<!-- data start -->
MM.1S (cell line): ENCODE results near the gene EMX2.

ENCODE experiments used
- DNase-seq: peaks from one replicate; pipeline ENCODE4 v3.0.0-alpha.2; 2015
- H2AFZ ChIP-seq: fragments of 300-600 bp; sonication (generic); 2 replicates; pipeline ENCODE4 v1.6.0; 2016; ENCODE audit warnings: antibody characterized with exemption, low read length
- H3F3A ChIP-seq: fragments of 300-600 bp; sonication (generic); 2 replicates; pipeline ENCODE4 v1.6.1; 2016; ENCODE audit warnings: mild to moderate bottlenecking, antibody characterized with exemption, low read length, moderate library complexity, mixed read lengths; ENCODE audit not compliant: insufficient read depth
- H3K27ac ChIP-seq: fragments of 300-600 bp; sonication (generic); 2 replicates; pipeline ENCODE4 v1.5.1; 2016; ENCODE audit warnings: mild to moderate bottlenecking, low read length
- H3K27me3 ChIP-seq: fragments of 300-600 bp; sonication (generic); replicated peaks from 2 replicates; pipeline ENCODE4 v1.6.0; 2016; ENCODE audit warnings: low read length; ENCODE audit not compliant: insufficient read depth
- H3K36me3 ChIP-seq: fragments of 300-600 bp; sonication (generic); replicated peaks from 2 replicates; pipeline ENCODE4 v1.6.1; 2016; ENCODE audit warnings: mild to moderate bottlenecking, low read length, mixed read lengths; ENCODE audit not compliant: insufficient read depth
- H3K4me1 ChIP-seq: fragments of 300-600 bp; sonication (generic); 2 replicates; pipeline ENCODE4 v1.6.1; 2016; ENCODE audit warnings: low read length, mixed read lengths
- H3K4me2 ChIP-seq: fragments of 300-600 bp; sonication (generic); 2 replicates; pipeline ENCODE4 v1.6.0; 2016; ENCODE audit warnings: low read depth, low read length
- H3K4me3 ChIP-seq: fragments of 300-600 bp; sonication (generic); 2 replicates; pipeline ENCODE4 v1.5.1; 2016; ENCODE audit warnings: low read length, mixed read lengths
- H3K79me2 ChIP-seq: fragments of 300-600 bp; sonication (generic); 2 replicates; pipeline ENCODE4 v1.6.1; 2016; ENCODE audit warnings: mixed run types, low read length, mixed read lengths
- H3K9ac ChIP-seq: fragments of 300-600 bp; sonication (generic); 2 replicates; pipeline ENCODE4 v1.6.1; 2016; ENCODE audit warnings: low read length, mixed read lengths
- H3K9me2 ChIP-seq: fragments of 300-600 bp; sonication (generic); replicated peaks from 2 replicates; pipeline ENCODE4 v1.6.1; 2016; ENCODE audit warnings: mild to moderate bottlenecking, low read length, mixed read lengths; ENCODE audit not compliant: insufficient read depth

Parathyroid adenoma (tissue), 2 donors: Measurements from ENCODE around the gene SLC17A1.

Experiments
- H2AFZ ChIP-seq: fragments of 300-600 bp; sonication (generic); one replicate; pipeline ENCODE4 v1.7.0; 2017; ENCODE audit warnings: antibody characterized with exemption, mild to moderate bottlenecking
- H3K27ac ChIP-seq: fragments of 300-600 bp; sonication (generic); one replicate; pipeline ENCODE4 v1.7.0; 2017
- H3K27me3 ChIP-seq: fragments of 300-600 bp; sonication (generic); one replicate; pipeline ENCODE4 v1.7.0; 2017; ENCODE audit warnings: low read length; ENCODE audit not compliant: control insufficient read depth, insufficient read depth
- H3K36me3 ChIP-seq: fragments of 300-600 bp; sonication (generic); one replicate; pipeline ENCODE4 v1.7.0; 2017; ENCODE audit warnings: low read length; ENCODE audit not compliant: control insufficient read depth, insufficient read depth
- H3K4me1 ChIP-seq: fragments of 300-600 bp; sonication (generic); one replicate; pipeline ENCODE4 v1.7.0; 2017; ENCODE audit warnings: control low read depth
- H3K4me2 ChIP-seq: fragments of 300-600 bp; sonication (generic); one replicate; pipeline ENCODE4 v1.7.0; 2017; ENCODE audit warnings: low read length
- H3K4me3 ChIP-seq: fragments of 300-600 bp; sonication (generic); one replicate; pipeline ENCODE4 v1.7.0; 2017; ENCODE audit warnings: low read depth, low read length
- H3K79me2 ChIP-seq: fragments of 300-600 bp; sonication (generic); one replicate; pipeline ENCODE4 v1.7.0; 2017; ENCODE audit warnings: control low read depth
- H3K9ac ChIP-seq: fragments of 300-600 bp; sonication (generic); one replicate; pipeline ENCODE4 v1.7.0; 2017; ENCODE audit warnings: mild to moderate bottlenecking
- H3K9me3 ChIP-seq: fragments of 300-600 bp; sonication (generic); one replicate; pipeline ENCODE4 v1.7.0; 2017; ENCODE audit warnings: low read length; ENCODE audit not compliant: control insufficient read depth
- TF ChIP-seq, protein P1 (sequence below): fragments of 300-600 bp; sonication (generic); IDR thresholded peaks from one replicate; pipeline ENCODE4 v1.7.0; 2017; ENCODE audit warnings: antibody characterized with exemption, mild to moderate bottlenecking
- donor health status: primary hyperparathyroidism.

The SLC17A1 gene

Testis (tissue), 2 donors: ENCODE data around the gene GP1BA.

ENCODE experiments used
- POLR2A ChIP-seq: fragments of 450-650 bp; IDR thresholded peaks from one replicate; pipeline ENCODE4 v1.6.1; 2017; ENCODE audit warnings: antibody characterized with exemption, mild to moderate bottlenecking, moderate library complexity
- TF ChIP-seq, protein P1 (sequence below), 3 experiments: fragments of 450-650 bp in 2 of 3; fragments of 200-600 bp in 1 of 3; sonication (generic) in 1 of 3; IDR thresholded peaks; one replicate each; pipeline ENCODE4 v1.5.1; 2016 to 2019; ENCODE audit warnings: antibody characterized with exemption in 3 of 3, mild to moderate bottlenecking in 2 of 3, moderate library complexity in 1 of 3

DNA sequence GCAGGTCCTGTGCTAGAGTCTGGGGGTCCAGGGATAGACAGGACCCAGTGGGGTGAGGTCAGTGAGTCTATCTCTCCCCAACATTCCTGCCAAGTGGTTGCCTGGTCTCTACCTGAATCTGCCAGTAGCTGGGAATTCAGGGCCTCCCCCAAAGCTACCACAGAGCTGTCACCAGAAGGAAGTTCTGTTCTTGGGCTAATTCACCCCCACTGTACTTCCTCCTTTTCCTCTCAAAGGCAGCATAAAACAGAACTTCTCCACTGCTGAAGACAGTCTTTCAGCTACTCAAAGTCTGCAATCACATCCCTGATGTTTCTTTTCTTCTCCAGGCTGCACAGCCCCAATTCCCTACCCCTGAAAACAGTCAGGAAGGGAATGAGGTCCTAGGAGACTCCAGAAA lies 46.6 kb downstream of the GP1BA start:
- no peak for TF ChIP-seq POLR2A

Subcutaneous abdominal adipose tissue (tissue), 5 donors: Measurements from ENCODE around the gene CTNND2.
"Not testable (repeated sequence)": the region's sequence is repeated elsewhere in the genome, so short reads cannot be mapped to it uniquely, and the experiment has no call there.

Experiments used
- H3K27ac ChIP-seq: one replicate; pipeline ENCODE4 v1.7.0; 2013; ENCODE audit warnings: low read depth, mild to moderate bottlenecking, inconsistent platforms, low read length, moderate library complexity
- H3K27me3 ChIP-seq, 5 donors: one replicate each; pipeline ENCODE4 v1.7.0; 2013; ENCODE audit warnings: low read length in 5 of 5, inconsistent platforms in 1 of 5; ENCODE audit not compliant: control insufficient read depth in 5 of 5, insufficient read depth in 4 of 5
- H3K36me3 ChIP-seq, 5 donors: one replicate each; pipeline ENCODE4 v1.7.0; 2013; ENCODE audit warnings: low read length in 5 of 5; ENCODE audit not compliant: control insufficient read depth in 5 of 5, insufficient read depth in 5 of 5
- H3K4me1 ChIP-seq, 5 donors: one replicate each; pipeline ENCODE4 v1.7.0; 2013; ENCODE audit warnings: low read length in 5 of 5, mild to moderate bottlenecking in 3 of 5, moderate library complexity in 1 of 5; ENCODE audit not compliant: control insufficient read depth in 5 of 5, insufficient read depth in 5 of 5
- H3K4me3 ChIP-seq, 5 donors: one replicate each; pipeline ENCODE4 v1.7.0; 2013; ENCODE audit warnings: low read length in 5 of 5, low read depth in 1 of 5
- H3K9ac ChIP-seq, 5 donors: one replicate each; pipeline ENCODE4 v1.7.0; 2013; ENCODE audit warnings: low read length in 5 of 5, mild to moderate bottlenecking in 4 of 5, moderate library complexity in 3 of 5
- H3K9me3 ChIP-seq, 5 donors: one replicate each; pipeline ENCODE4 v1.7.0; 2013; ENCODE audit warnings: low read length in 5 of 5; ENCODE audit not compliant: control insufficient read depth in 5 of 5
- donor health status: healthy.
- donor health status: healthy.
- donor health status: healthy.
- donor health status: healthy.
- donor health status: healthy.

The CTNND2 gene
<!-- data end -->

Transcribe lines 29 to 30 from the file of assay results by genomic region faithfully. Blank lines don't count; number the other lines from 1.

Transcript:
The SLC17A1 gene

Testis (tissue), 2 donors: ENCODE data around the gene GP1BA.